Our Wives Under the Sea is a profoundly moving dual character study, and the character of Miri especially is rendered with a brittle realism that makes her experience all the more heart-breaking. Armfield’s writing here evinces the same knack for scalpel-like sentences that made her short story collection, Salt Slow, crawl inside one’s head. Miri’s narration deploys searing emotional insight in a way that seems effortless and casual, yet also the hard-work lessons of heartache. Armfield toys with language in an intensely satisfying manner, viewing clichés askance and breathing fresh, vital life into them. The ‘error in my reasoning was to assume that alone was somewhere you could go, rather than somewhere you had to be left’, Miri narrates, at the start of the novel. Later, we read that ‘loving is something we all do alone’ – a lonely revelation surely learned by Miri after having been left.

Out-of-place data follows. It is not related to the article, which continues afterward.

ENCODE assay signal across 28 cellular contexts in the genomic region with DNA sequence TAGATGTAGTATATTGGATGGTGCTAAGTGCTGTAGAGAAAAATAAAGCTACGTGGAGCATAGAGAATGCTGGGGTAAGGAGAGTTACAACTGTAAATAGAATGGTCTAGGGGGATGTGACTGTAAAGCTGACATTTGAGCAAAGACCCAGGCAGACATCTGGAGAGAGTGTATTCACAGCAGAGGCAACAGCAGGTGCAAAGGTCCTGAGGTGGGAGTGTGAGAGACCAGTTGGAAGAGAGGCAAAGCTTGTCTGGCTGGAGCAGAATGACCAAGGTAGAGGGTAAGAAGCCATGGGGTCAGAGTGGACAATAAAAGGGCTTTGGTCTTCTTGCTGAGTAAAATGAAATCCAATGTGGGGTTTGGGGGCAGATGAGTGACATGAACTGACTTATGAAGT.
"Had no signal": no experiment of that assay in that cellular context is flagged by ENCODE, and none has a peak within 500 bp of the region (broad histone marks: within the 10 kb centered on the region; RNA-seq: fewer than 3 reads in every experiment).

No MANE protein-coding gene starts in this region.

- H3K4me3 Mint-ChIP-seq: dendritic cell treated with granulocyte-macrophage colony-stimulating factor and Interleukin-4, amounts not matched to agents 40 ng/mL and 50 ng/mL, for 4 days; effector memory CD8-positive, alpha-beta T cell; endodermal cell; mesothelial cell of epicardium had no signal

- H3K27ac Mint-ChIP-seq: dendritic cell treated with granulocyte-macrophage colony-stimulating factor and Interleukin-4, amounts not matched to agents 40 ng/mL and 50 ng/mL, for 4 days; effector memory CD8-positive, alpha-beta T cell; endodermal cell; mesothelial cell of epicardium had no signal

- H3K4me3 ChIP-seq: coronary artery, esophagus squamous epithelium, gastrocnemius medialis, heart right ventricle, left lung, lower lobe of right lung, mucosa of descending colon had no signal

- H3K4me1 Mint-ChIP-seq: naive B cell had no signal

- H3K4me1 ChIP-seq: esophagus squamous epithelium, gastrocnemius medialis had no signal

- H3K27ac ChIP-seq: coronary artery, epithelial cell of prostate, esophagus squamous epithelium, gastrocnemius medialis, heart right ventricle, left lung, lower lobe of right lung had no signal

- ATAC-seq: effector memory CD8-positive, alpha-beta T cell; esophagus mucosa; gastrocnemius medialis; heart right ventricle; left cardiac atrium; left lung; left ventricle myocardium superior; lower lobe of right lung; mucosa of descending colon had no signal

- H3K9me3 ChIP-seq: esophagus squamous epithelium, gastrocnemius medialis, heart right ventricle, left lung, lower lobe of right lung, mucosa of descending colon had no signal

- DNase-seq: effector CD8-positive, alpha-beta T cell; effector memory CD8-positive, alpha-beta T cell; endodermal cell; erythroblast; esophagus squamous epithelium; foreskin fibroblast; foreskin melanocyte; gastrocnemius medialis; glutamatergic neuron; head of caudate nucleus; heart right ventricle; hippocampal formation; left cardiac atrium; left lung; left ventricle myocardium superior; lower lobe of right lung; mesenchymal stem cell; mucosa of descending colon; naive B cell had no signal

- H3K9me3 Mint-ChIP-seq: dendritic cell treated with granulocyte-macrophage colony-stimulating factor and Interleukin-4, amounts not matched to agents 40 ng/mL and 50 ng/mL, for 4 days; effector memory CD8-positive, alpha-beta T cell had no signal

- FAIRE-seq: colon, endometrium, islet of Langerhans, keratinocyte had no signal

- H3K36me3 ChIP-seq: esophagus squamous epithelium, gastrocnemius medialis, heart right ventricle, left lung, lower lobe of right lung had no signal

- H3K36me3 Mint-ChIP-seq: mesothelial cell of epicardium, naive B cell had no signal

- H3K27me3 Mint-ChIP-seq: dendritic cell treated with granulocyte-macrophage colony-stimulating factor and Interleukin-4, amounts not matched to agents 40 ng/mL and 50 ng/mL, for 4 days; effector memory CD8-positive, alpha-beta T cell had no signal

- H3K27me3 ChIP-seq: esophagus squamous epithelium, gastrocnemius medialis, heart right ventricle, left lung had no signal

Leah’s chapters are retrospectively revealed to be entries in log, written to pass the time in the stranded submarine – an insight into a mind under pressure and about to undergo a substantial change. As such, they contain fear and frankness. Miri, by contrast, is more loquacious – ambiguously addressing us and almost seeming to perform for us. Armfield peppers Miri’s chapters with delightful similes. At one point, Miri reflects that ‘I have allowed blame to settle over me like a weather system’, while later a bad kiss is hilariously figured ‘as though he were using me to floss with’. (Armfield’s narrative voice remains preoccupied with teeth throughout; Leah’s gums bleed, the ocean is repeatedly described as having teeth, and at one point, a house is ‘gutted […] of its useful attributes’, and Miri describes how she ‘stole its furniture, pulled its teeth’. In her story ‘Smack’ too, the ‘waves [are] drawing back like lips revealing teeth’.) At times, Armfield’s gifts of comic observation are used in tandem with devastating emotional revelation. The exhaustion of caring for Leah, compounded by not knowing whether she is helping or not, is compared to ‘the way that anyone who sneezes more than four times abruptly loses the sympathy of an audience’. The novel’s jokes ache with human life and limitations.